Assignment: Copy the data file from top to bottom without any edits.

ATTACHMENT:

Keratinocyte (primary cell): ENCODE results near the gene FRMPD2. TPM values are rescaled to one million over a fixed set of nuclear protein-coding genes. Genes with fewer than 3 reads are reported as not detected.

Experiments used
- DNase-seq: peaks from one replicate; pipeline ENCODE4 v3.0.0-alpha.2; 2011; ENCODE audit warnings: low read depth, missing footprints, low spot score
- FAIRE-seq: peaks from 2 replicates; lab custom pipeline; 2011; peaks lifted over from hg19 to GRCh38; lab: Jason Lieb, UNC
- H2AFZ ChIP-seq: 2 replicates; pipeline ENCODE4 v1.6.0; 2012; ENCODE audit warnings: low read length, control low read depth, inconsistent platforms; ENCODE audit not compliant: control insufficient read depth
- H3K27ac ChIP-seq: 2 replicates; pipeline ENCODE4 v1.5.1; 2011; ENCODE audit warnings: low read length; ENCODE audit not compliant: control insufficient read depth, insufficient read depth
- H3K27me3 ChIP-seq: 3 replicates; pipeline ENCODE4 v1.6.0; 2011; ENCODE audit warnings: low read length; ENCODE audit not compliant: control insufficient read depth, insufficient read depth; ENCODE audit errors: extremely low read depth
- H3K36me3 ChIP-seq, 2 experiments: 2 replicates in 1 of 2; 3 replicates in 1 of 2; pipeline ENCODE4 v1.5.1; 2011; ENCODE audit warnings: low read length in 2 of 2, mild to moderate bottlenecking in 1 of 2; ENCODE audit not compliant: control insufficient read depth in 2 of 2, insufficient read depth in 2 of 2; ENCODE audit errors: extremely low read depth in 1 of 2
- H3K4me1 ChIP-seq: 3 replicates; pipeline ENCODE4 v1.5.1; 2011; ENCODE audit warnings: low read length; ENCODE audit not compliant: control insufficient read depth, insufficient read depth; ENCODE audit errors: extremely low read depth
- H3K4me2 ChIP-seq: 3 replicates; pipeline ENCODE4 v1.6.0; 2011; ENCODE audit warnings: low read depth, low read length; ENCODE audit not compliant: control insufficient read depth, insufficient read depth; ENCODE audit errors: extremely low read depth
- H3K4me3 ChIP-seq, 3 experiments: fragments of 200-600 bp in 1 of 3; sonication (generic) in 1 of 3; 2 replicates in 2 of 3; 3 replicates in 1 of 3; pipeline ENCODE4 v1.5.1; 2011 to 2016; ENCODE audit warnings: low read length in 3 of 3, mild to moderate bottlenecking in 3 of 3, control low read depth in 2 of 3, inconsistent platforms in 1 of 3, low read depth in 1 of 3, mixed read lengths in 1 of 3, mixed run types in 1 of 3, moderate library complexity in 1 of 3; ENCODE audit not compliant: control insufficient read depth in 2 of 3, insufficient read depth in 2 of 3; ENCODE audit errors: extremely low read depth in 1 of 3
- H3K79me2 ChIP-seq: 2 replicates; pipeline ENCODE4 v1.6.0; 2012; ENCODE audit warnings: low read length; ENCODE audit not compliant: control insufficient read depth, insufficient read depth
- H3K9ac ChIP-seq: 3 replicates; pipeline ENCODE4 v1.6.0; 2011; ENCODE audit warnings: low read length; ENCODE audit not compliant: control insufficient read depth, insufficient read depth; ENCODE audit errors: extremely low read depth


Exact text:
Keratinocyte (primary cell): ENCODE results near the gene FRMPD2. TPM values are rescaled to one million over a fixed set of nuclear protein-coding genes. Genes with fewer than 3 reads are reported as not detected.

Experiments used
- DNase-seq: peaks from one replicate; pipeline ENCODE4 v3.0.0-alpha.2; 2011; ENCODE audit warnings: low read depth, missing footprints, low spot score
- FAIRE-seq: peaks from 2 replicates; lab custom pipeline; 2011; peaks lifted over from hg19 to GRCh38; lab: Jason Lieb, UNC
- H2AFZ ChIP-seq: 2 replicates; pipeline ENCODE4 v1.6.0; 2012; ENCODE audit warnings: low read length, control low read depth, inconsistent platforms; ENCODE audit not compliant: control insufficient read depth
- H3K27ac ChIP-seq: 2 replicates; pipeline ENCODE4 v1.5.1; 2011; ENCODE audit warnings: low read length; ENCODE audit not compliant: control insufficient read depth, insufficient read depth
- H3K27me3 ChIP-seq: 3 replicates; pipeline ENCODE4 v1.6.0; 2011; ENCODE audit warnings: low read length; ENCODE audit not compliant: control insufficient read depth, insufficient read depth; ENCODE audit errors: extremely low read depth
- H3K36me3 ChIP-seq, 2 experiments: 2 replicates in 1 of 2; 3 replicates in 1 of 2; pipeline ENCODE4 v1.5.1; 2011; ENCODE audit warnings: low read length in 2 of 2, mild to moderate bottlenecking in 1 of 2; ENCODE audit not compliant: control insufficient read depth in 2 of 2, insufficient read depth in 2 of 2; ENCODE audit errors: extremely low read depth in 1 of 2
- H3K4me1 ChIP-seq: 3 replicates; pipeline ENCODE4 v1.5.1; 2011; ENCODE audit warnings: low read length; ENCODE audit not compliant: control insufficient read depth, insufficient read depth; ENCODE audit errors: extremely low read depth
- H3K4me2 ChIP-seq: 3 replicates; pipeline ENCODE4 v1.6.0; 2011; ENCODE audit warnings: low read depth, low read length; ENCODE audit not compliant: control insufficient read depth, insufficient read depth; ENCODE audit errors: extremely low read depth
- H3K4me3 ChIP-seq, 3 experiments: fragments of 200-600 bp in 1 of 3; sonication (generic) in 1 of 3; 2 replicates in 2 of 3; 3 replicates in 1 of 3; pipeline ENCODE4 v1.5.1; 2011 to 2016; ENCODE audit warnings: low read length in 3 of 3, mild to moderate bottlenecking in 3 of 3, control low read depth in 2 of 3, inconsistent platforms in 1 of 3, low read depth in 1 of 3, mixed read lengths in 1 of 3, mixed run types in 1 of 3, moderate library complexity in 1 of 3; ENCODE audit not compliant: control insufficient read depth in 2 of 3, insufficient read depth in 2 of 3; ENCODE audit errors: extremely low read depth in 1 of 3
- H3K79me2 ChIP-seq: 2 replicates; pipeline ENCODE4 v1.6.0; 2012; ENCODE audit warnings: low read length; ENCODE audit not compliant: control insufficient read depth, insufficient read depth
- H3K9ac ChIP-seq: 3 replicates; pipeline ENCODE4 v1.6.0; 2011; ENCODE audit warnings: low read length; ENCODE audit not compliant: control insufficient read depth, insufficient read depth; ENCODE audit errors: extremely low read depth